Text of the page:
Like I said before, if you have questions, go ahead and pose those to futurereadylibs. We’ll keep an eye on those. And I think it’s just about ready to pass it over to Joyce. Let’s see what we have on our next slide. Yes. I’m gonna let our wonderful guests introduce themselves in a more formal way, and I’m gonna pass it over to them. So, Joyce, why don’t you take it over?


Joyce Valenza:            Thanks a million, Mark. My name is Joyce Valenza. I’ve been a school librarian for a little more than 25 years and a public librarian before that. And right now I work at Rutgers University, where I am making sure that the preservice school librarians are future ready. Elissa.


Elissa Malespina:       Hi. I’m Elissa Malespina. I’m a school librarian in Somerville, New Jersey, and I’ve been there for – I’ve been a school librarian for, like, 19 years. God. And all my information is there. Oh, I’m also the ISTI Librarian Network President.


Joyce Valenza:            Great, great. And we mentioned at the bottom of this slide that there is a HyperDoc. Please don’t worry about it right now, but we want you to know that everything we’re talking about is going to be available in both our slides and in a HyperDoc format, so that’ll come around again.

And so Mark’s asking this question I think. Where is he? Or are we doing this? Okay, I think we’re doing it. So we’re gonna be covering a few things today in a really fast-paced style, and we’re going to examine what curation looks like when we’re addressing it in terms of students, in terms of teachers, and a little bit in terms of systems. And this is the Future Ready Librarians HyperDoc for curation, and again, it’ll come around again. And you can use this in your districts. There’s a petting zoo included at the bottom of it.

While we’re working on this, we’re gonna be talking about applications of curation as an activity. I hope that some of you will consider adding your favorite activities. We’re sharing some of our favorites. We don’t know everything, but please, if you get a chance, just jot this down., for future ready curation. This is in addition – this is the bigger stuff, not the questions that you have or the tweets, but projects that you’d like to share.

And you’ll notice that one of our wedges, the edge of the wedge talks about curation in the future ready librarian framework, and if you can’t see that little line, it says curates digital resources and tools. And I do wanna emphasize that because we’re gonna be talking about curation in a digital sense today, even though we recognize that curation happens in a traditional analog way as well as digital. So just keep in mind that’s our focus today.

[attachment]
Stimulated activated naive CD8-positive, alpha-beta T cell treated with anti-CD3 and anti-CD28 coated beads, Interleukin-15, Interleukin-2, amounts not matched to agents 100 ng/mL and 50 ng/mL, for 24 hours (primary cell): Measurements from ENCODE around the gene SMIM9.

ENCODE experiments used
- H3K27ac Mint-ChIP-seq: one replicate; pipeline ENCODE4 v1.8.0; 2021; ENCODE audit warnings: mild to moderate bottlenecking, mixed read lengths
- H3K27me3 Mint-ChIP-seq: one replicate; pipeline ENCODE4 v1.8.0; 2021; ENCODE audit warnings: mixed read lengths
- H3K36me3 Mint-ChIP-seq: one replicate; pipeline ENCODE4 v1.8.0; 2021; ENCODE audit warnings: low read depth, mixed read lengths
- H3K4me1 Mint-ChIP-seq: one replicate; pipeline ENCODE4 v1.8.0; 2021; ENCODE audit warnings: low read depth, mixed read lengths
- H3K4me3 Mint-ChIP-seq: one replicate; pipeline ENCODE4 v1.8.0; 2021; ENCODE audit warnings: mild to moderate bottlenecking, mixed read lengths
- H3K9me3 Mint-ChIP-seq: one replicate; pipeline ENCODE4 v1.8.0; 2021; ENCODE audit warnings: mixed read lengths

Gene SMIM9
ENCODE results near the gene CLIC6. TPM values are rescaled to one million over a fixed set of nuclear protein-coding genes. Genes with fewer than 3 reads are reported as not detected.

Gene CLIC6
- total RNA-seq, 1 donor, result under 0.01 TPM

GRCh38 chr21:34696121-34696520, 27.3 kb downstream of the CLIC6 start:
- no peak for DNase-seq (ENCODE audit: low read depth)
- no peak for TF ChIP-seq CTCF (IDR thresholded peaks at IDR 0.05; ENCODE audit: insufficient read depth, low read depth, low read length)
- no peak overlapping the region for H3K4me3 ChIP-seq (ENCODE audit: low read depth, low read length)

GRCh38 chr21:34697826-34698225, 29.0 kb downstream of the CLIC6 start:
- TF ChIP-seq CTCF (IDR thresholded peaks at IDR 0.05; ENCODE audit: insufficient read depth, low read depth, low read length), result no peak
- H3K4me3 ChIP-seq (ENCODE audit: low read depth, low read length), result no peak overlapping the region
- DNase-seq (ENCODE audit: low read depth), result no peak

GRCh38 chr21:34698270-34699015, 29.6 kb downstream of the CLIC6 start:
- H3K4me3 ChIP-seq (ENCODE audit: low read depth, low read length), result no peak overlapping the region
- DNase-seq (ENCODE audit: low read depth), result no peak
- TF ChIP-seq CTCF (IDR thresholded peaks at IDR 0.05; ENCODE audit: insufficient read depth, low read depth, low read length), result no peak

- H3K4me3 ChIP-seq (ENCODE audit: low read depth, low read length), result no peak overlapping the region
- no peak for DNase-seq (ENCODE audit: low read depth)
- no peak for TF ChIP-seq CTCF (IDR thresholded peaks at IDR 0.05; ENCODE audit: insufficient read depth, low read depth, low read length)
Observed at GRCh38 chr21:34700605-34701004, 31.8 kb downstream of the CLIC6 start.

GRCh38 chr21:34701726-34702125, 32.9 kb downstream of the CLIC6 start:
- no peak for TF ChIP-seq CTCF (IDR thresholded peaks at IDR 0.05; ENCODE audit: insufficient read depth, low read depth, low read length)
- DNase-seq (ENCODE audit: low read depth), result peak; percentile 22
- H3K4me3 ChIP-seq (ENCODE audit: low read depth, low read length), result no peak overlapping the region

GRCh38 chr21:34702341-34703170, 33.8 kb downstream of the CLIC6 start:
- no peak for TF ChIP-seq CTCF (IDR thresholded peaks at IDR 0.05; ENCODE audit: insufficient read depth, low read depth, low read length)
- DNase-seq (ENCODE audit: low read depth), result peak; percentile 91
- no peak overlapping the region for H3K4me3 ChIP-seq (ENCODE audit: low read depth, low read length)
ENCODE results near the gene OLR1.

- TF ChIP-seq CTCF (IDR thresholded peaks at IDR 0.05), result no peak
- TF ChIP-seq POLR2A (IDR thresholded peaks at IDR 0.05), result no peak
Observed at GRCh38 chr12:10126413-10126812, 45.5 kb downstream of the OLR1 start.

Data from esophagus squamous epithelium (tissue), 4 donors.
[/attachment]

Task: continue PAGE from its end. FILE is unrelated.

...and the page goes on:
And of course, in terms of future ready, this is a further explanation of what curation means. That means that the librarian leads in selection, integration, organization and sharing of digital resources and tools to support transformational teaching and learning and develop the digital curation skills of others. So let’s look at how curation is represented in our standards, and Elissa’s going to start with ISTI standards.


Elissa Malespina:       Sure, yes. I am gonna start with the ISTI standards. So there’s two sets of standards for ISTI. There’s the ISTI standards for students and there’s the ISTI standard for educators. Both have been updated recently. I’m not gonna go through them word-for-word. You can get all of them at the ISTI web site, but I will take a second to go through sort of the ones that deal just with curation. So, Joyce, you can go to the next slide.

First, it says we’re empowering learners to make their choices. What do they want? They articulate their growth, they build that network. How are they doing that? How are they taking an active role in their learning? That’s a big one for ISTI standards. You can go to the next.

You know, this one’s all about curating. Three C, right there it says students curate information from digital resources using a variety of tools ISTI wants students to be curators of their own knowledge. You can go to the next.

And then there’s the ISTI standards for educators, which I wanna make this point briefly that you will see coming up that there are more standards related to curation in ISTI for educators than there are students, and I think that that’s something to point out because educators do really need to take a big role in curating for themselves. You can go to the next slide.

So, one, you’ve got the learners. You know, how are we as educators learning and setting those goals and staying current and doing research? The next one is, you know, leader, how are you shaping and accelerating and building that digital content and modeling curation for others? That’s huge. How are you as an educator doing that? And then there’s collaborator. How are we collaborating and curating and using collaboration tools for learning? And then how are you, as the educator, designing and creating and adapting? ISTI spends a lot of time talking about that.


Joyce Valenza:            And now we’ll take a look at the ASL National Library Standards that were released in November, and you’ll probably all know that curate is one of the six shared foundations of the standards. And we’ll take a closer look at these. These are integrated standards, so just like the standards in ISTI are – they go across the learner and the educator and the coach and administrators and others, this is actually integrated across three areas: the learner, the school librarian and the school library.